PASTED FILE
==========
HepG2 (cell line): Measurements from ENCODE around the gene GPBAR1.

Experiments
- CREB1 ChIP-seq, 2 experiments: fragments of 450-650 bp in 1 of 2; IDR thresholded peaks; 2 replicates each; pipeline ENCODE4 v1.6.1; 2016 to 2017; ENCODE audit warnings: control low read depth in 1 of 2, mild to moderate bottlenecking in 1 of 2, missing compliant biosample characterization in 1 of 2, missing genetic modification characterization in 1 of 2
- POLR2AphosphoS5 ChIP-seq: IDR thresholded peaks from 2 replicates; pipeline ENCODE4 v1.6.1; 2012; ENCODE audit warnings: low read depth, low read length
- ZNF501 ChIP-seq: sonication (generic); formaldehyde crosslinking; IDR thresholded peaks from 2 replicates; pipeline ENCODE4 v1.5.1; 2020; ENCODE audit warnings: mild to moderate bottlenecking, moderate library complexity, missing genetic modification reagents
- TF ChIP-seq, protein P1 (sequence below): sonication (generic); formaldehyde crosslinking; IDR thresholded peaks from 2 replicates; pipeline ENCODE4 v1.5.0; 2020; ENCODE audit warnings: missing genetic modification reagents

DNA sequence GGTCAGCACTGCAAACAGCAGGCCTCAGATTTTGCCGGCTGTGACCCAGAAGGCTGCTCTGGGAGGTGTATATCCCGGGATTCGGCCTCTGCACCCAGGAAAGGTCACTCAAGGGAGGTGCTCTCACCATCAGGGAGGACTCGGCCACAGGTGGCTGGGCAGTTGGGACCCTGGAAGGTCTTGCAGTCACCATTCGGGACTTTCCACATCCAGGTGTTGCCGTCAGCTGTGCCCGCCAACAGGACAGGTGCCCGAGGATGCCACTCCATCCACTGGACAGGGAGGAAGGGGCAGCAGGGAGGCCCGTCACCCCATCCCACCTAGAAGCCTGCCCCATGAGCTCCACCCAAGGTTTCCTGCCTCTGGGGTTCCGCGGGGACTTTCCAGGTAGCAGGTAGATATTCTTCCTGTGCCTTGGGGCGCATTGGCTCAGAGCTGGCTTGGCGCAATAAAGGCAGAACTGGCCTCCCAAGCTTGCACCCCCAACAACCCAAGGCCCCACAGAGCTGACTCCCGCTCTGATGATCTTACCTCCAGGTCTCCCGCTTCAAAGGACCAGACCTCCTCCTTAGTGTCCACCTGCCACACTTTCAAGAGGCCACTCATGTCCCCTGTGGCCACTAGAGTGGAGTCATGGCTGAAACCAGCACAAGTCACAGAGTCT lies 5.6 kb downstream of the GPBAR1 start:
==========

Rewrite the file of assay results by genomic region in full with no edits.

HepG2 (cell line): Measurements from ENCODE around the gene GPBAR1.

Experiments
- CREB1 ChIP-seq, 2 experiments: fragments of 450-650 bp in 1 of 2; IDR thresholded peaks; 2 replicates each; pipeline ENCODE4 v1.6.1; 2016 to 2017; ENCODE audit warnings: control low read depth in 1 of 2, mild to moderate bottlenecking in 1 of 2, missing compliant biosample characterization in 1 of 2, missing genetic modification characterization in 1 of 2
- POLR2AphosphoS5 ChIP-seq: IDR thresholded peaks from 2 replicates; pipeline ENCODE4 v1.6.1; 2012; ENCODE audit warnings: low read depth, low read length
- ZNF501 ChIP-seq: sonication (generic); formaldehyde crosslinking; IDR thresholded peaks from 2 replicates; pipeline ENCODE4 v1.5.1; 2020; ENCODE audit warnings: mild to moderate bottlenecking, moderate library complexity, missing genetic modification reagents
- TF ChIP-seq, protein P1 (sequence below): sonication (generic); formaldehyde crosslinking; IDR thresholded peaks from 2 replicates; pipeline ENCODE4 v1.5.0; 2020; ENCODE audit warnings: missing genetic modification reagents

DNA sequence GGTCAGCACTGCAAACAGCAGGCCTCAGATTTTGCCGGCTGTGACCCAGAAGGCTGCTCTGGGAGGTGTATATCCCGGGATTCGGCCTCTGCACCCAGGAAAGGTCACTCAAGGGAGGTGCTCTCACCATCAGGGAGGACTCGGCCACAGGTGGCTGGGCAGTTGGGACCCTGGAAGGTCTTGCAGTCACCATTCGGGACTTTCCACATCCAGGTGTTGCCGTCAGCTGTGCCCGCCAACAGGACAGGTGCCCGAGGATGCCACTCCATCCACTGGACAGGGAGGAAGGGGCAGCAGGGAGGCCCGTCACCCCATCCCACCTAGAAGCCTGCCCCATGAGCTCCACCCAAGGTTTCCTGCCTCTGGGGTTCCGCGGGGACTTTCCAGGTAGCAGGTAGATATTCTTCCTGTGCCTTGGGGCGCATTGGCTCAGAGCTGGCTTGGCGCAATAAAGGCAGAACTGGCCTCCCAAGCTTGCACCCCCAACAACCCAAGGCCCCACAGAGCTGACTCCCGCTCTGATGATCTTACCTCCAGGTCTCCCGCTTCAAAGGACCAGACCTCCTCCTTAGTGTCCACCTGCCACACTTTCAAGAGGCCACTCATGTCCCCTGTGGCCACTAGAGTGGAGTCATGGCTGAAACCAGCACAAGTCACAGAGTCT lies 5.6 kb downstream of the GPBAR1 start: